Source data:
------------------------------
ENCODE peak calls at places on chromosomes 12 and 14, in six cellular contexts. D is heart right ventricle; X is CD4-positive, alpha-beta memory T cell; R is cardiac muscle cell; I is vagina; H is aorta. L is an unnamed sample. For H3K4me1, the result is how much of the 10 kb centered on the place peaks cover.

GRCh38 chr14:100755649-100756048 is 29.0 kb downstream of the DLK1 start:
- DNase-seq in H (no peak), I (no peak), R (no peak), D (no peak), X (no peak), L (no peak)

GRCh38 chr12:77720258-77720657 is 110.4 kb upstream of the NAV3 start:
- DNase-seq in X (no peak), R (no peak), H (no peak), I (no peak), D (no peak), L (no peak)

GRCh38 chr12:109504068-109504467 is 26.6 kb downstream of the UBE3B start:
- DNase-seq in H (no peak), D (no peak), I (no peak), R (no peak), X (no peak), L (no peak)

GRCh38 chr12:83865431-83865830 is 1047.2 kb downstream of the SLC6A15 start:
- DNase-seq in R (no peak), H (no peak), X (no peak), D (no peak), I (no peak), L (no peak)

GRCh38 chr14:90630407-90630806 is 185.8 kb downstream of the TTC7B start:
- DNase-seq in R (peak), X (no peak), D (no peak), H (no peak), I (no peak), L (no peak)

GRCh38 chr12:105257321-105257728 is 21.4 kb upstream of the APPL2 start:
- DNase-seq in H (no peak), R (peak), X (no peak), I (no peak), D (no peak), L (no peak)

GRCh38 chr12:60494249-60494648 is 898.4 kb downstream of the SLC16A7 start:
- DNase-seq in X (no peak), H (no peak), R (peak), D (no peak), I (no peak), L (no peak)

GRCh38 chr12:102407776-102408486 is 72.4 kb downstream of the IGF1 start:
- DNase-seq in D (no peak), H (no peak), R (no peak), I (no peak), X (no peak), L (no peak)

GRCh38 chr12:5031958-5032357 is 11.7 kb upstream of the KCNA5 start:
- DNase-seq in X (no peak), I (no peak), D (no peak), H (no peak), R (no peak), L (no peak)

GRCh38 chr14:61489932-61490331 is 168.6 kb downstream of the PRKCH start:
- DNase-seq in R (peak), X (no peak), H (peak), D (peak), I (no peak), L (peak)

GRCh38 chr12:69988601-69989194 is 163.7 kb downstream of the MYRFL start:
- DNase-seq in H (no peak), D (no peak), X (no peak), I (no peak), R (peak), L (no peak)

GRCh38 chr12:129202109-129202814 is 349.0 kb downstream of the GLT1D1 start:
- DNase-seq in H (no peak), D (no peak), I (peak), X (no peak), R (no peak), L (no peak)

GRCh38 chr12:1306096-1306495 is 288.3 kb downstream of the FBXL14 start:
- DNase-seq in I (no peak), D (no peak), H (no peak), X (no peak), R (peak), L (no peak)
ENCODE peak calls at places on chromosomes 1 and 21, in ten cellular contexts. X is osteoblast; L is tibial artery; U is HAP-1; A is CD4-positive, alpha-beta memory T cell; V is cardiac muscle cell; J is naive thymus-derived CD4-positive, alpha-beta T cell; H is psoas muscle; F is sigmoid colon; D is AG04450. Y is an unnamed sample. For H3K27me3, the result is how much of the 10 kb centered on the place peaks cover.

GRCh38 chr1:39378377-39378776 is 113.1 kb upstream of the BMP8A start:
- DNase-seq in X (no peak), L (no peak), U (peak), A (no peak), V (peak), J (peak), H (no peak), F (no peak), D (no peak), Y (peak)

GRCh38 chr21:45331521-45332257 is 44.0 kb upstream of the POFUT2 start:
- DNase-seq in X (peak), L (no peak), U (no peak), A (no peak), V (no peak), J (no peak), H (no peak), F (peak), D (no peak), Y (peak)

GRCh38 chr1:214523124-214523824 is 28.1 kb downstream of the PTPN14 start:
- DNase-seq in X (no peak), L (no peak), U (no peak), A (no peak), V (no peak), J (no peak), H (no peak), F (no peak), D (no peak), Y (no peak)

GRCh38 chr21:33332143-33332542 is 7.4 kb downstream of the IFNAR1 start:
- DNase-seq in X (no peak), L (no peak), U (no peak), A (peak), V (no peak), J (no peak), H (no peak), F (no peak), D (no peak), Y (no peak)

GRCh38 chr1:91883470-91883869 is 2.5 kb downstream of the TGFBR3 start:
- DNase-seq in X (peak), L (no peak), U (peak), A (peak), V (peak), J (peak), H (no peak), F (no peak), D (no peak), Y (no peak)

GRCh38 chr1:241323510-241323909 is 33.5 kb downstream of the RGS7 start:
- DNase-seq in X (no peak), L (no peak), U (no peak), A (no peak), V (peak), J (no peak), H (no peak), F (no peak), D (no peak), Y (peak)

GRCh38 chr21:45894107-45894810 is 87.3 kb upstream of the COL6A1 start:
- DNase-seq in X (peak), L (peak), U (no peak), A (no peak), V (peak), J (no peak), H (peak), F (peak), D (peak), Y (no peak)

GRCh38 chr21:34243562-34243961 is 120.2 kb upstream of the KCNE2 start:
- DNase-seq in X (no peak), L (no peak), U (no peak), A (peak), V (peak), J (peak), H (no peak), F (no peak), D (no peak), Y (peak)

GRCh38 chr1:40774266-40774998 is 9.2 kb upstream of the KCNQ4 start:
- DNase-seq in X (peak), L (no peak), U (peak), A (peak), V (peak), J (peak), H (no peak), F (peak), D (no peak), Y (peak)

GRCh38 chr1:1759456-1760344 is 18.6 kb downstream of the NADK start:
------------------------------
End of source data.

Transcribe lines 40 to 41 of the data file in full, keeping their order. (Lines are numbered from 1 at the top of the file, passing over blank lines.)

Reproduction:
- DNase-seq in X (no peak), L (no peak), U (no peak), A (no peak), V (peak), J (no peak), H (no peak), F (no peak), D (no peak), Y (peak)

GRCh38 chr21:45894107-45894810 is 87.3 kb upstream of the COL6A1 start: